2023 Author: Bryan Walter | [email protected]. Last modified: 2023-05-21 22:24
Of all the arguments proving that humans are fundamentally different from animals, the most compelling one concerns a person's ability to understand someone else's consciousness. Only people can not only perceive their experiences, but also realize that the thoughts and views of other people are different from their own. However, the results of the latest study published in Science suggest that monkeys are endowed with the same ability.
In the late 1960s, Emil Menzel conducted the following experiment: he showed one monkey where there is food in a large garden, or, conversely, something dangerous (for example, a toy snake). Then he returned the monkey to the flock and released them all together into the garden. The monkey, who knew where the food was, was followed by the congeners, while the monkey with information about the danger was avoided. This is how Menzel proved that monkeys can pass on the knowledge they have received to others. Later, repeating and supplementing these experiments, psychologists David Primack and Guy Woodruff in 1978 formulated the theory of mind, or the theory of understanding consciousness - the ability to realize that someone else's consciousness is different from yours, and to act accordingly.
The theory of mind soon became the foundation of developmental psychology. Many studies followed, including on animals - on birds and monkeys. By 2016 alone, Primack and Woodroof's original article had been cited 5,700 times! But all the debate about the theory of the mind in animals has converged on one thing: only humans can understand that other people's beliefs can be false.
The classic problem of understanding false beliefs is as follows: the child is shown two dolls, one doll hides its toy and leaves. After that, while the first doll is gone, the second doll hides the toy and also leaves. The first doll returns, and the child is asked where the doll will look for the toy. Children under four years old cannot solve this problem correctly.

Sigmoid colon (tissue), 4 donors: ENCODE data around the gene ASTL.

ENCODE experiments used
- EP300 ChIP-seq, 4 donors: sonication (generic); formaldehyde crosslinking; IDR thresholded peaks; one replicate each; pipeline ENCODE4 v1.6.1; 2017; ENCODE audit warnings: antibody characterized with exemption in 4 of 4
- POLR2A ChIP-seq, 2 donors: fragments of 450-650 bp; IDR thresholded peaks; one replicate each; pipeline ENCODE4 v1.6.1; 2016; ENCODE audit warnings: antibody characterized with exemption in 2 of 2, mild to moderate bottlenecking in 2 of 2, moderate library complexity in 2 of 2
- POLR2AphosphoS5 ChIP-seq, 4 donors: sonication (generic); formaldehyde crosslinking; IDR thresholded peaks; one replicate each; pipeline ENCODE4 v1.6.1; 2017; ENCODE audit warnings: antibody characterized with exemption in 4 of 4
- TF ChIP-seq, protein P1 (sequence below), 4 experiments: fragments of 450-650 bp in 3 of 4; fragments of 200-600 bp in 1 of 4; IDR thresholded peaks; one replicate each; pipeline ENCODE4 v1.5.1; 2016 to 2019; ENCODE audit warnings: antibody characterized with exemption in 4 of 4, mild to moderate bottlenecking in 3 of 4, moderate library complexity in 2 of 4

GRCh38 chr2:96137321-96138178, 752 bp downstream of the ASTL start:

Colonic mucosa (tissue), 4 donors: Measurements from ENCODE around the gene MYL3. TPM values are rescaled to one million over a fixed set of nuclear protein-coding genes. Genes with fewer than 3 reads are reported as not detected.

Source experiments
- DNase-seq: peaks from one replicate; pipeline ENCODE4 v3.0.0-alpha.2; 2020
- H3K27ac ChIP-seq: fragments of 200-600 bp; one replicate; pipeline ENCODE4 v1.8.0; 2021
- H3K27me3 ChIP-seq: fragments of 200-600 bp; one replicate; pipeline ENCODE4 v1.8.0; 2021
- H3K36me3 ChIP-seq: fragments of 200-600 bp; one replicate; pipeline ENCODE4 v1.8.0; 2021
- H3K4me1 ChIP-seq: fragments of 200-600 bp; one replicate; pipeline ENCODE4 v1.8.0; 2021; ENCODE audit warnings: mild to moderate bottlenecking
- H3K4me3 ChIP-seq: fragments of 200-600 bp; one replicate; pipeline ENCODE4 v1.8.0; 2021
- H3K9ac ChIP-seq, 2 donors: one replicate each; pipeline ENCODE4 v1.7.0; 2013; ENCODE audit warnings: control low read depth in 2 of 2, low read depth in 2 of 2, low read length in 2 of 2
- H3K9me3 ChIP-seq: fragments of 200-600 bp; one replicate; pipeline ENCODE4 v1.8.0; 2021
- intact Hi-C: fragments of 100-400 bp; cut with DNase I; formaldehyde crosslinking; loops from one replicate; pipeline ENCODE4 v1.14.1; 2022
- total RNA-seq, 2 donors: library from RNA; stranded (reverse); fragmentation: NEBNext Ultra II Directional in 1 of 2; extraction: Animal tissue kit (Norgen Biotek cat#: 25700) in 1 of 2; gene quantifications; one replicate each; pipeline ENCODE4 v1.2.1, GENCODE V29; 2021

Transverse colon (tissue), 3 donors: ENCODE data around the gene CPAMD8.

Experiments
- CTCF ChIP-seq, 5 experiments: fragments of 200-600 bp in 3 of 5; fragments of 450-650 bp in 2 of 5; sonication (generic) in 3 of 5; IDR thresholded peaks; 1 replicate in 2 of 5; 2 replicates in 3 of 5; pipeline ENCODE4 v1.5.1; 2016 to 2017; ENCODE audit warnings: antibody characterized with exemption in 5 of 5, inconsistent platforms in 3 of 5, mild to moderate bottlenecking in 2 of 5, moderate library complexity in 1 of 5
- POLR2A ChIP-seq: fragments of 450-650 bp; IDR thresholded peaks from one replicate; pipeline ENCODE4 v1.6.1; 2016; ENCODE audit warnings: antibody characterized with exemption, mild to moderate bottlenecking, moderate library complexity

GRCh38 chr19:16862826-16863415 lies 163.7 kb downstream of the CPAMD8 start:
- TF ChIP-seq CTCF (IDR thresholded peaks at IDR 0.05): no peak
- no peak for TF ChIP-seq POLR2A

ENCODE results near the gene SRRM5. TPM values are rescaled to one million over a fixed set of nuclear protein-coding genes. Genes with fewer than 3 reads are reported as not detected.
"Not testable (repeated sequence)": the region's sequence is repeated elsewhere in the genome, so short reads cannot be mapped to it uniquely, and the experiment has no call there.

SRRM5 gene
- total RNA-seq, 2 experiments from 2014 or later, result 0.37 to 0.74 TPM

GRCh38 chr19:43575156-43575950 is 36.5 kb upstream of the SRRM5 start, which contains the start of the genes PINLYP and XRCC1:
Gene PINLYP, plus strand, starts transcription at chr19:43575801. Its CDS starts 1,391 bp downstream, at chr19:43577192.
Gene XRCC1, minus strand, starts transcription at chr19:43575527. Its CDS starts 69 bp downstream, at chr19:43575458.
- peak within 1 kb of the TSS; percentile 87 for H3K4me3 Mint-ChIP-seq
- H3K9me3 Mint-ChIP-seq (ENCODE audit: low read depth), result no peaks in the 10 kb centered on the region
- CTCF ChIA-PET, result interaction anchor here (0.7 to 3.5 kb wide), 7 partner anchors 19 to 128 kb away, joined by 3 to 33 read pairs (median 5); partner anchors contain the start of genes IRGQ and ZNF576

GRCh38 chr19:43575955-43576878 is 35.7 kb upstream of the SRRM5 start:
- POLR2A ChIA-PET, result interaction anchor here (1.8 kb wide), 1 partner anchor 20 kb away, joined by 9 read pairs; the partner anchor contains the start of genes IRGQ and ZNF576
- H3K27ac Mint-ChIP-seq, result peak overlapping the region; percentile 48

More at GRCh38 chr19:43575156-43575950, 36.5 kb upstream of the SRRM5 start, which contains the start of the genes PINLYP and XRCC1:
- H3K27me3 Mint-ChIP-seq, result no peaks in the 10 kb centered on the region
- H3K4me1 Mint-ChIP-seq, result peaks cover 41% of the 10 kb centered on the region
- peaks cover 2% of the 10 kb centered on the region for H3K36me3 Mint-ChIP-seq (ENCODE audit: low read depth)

In 2007, an innovative approach showed that in fact, children under the age of four are able to recognize that other people may have false beliefs: as early as two years old, children correctly predicted where the doll will look for the toy. In this experiment, instead of asking questions (and thus introducing another variable - the ability of children to understand and answer a question), the scientists tracked the children's eye movements.
It was this approach that inspired Michael Tomasello and his colleagues to repeat the study in monkeys. They used 19 chimpanzees, 14 pygmy chimpanzees and 7 orangutans. All the animals watched the video, where at first one actor hid the object, say, under the left box, and the second actor, in the absence of the first, first hid the object, and then simply carried it off the stage. In the experiment, the monkeys correctly predicted that the first actor, upon returning, would look for the hidden object under the left box, even though they knew that the object was no longer there.
These data suggest that monkeys may still be aware of the presence of other people's false beliefs. This means that we are again returning to the beginning of the search for that very unique quality of a person. And once again we reaffirm the old mantra: lack of evidence is not proof of absence. This is a good lesson for those who are in a hurry to proclaim the exclusivity of man in everything. It is easier to consider whether animals have a "mind", not from the "all-or-nothing" approach, but by dividing this "mind" into components, some of which may be universal for animals and for humans.
The new experimental method, which does not include binding to language, allows the theory of consciousness to be viewed in a broad biological context. Most likely, the ability to understand each other arose in complex communities (in monkeys and humans) in order to better predict the behavior of congeners. It is possible that this ability is distorted in patients with autism and schizophrenia.